UPS has become a technology company with trucks, and it saves millions every year by harnessing data to shape decisions about loading, delivery runs, and even truck engine efficiency. Netflix has driven business analytics and meaning making deeply into the core of its product development process to create hits like House of Cards and Orange is the New Black. Toyota is harnessing data from multiple sources to better understand how cars are performing and anticipate problems before they arise. Clorox uses unstructured data to determine what is resonating with clients and better connect advertising spend to business results.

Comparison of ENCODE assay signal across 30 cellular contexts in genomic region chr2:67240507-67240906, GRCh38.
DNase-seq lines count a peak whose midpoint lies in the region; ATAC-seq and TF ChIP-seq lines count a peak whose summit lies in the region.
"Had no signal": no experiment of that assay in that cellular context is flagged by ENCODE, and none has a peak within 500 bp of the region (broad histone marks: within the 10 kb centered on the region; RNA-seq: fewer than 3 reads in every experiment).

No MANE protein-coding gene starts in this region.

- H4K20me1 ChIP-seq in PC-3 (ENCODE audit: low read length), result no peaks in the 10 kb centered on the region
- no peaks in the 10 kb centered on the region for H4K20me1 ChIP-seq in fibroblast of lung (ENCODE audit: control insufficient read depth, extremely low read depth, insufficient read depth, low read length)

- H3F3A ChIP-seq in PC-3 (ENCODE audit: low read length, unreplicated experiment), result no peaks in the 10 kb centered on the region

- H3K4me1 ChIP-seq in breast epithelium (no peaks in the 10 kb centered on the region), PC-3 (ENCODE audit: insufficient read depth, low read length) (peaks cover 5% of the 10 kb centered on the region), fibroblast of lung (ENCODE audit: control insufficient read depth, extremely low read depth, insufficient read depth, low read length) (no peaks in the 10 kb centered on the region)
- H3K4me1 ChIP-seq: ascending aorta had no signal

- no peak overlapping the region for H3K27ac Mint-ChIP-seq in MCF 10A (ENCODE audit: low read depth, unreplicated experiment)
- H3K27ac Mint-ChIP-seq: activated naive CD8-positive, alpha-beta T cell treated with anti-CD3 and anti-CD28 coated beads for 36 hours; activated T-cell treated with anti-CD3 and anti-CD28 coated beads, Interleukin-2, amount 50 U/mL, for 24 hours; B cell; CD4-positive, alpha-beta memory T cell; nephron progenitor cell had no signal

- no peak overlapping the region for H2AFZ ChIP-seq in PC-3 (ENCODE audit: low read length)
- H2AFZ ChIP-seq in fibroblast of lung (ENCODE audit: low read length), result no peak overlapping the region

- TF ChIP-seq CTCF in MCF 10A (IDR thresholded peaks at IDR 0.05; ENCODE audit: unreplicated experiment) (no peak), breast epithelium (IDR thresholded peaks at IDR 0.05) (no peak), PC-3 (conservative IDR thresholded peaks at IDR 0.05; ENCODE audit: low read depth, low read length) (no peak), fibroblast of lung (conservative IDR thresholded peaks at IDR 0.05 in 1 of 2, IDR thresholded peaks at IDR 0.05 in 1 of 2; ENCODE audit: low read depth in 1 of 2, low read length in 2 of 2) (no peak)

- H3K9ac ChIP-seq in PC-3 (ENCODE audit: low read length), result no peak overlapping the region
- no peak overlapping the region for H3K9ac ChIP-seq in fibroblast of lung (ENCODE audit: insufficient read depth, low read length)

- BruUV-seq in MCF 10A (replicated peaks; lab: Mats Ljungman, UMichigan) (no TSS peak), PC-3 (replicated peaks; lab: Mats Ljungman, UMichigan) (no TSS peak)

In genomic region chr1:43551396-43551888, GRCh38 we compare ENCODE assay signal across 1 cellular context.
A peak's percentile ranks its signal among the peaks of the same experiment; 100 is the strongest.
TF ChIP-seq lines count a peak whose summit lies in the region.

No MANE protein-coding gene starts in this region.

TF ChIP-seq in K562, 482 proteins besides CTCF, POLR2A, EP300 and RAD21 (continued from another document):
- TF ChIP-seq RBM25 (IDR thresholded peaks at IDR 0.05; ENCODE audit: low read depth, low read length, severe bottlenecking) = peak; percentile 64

So what to do tomorrow? Every company is different, so there is no single “right” answer, but there are a few simple tactics companies can start tomorrow.
Become A “Meaning Maker” (Or Pay The Price)
Companies that use data to connect customers, partners, devices, and their brands can thrive. Companies that do not act to become “meaning makers” will undoubtedly face a tough journey—or even an extinction event. Executives should look at their businesses and decide where to apply the new economics of meaning-making in the near-term.
It’s All About The SMAC Stack
Social, mobile, analytics and cloud (SMAC) technologies are coalescing into a new IT architecture that can help rewire virtually every business. Data from mobile devices, social tools, and cloud-enabled solutions contains massive value if de-coded and harnessed. Business process owners and technology leaders should be proactive about finding ways to leverage these tools.
Narrow Your Focus